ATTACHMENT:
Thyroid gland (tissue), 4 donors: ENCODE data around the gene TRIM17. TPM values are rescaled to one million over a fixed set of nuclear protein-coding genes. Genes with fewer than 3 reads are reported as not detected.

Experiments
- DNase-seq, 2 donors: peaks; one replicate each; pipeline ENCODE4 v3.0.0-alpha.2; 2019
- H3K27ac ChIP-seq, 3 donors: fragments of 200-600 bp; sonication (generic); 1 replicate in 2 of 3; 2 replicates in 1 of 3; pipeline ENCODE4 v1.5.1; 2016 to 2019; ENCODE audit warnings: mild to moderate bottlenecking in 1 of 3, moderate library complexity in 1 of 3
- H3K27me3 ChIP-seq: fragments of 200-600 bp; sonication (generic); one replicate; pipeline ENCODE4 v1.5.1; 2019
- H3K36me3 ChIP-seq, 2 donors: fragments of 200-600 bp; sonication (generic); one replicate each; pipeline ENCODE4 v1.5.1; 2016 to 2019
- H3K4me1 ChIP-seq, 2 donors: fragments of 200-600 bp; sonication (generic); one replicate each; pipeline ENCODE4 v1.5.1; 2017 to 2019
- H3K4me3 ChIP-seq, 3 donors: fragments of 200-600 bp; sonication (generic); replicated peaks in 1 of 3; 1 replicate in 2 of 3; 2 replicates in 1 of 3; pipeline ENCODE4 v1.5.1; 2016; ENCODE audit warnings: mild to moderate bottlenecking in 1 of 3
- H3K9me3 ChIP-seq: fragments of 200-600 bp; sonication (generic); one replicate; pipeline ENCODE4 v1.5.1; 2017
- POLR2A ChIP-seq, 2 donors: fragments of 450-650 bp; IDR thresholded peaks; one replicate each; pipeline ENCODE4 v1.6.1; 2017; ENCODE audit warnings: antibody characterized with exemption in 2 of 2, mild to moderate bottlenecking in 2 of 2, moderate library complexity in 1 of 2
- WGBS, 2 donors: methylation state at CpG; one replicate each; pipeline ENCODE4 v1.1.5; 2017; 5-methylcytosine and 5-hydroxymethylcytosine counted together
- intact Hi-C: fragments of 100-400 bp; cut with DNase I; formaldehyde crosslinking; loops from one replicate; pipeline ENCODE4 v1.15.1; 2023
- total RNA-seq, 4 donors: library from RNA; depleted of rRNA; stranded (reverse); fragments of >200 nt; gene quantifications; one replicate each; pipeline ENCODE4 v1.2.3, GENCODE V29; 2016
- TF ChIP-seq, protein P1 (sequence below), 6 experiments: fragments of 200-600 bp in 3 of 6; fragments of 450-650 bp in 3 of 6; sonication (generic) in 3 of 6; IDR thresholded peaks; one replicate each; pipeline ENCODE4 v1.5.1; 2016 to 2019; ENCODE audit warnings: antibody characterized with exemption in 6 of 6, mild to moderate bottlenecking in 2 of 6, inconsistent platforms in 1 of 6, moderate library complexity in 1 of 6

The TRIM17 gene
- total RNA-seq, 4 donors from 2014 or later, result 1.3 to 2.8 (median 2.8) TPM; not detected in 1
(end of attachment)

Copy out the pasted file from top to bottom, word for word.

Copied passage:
Thyroid gland (tissue), 4 donors: ENCODE data around the gene TRIM17. TPM values are rescaled to one million over a fixed set of nuclear protein-coding genes. Genes with fewer than 3 reads are reported as not detected.

Experiments
- DNase-seq, 2 donors: peaks; one replicate each; pipeline ENCODE4 v3.0.0-alpha.2; 2019
- H3K27ac ChIP-seq, 3 donors: fragments of 200-600 bp; sonication (generic); 1 replicate in 2 of 3; 2 replicates in 1 of 3; pipeline ENCODE4 v1.5.1; 2016 to 2019; ENCODE audit warnings: mild to moderate bottlenecking in 1 of 3, moderate library complexity in 1 of 3
- H3K27me3 ChIP-seq: fragments of 200-600 bp; sonication (generic); one replicate; pipeline ENCODE4 v1.5.1; 2019
- H3K36me3 ChIP-seq, 2 donors: fragments of 200-600 bp; sonication (generic); one replicate each; pipeline ENCODE4 v1.5.1; 2016 to 2019
- H3K4me1 ChIP-seq, 2 donors: fragments of 200-600 bp; sonication (generic); one replicate each; pipeline ENCODE4 v1.5.1; 2017 to 2019
- H3K4me3 ChIP-seq, 3 donors: fragments of 200-600 bp; sonication (generic); replicated peaks in 1 of 3; 1 replicate in 2 of 3; 2 replicates in 1 of 3; pipeline ENCODE4 v1.5.1; 2016; ENCODE audit warnings: mild to moderate bottlenecking in 1 of 3
- H3K9me3 ChIP-seq: fragments of 200-600 bp; sonication (generic); one replicate; pipeline ENCODE4 v1.5.1; 2017
- POLR2A ChIP-seq, 2 donors: fragments of 450-650 bp; IDR thresholded peaks; one replicate each; pipeline ENCODE4 v1.6.1; 2017; ENCODE audit warnings: antibody characterized with exemption in 2 of 2, mild to moderate bottlenecking in 2 of 2, moderate library complexity in 1 of 2
- WGBS, 2 donors: methylation state at CpG; one replicate each; pipeline ENCODE4 v1.1.5; 2017; 5-methylcytosine and 5-hydroxymethylcytosine counted together
- intact Hi-C: fragments of 100-400 bp; cut with DNase I; formaldehyde crosslinking; loops from one replicate; pipeline ENCODE4 v1.15.1; 2023
- total RNA-seq, 4 donors: library from RNA; depleted of rRNA; stranded (reverse); fragments of >200 nt; gene quantifications; one replicate each; pipeline ENCODE4 v1.2.3, GENCODE V29; 2016
- TF ChIP-seq, protein P1 (sequence below), 6 experiments: fragments of 200-600 bp in 3 of 6; fragments of 450-650 bp in 3 of 6; sonication (generic) in 3 of 6; IDR thresholded peaks; one replicate each; pipeline ENCODE4 v1.5.1; 2016 to 2019; ENCODE audit warnings: antibody characterized with exemption in 6 of 6, mild to moderate bottlenecking in 2 of 6, inconsistent platforms in 1 of 6, moderate library complexity in 1 of 6

The TRIM17 gene
- total RNA-seq, 4 donors from 2014 or later, result 1.3 to 2.8 (median 2.8) TPM; not detected in 1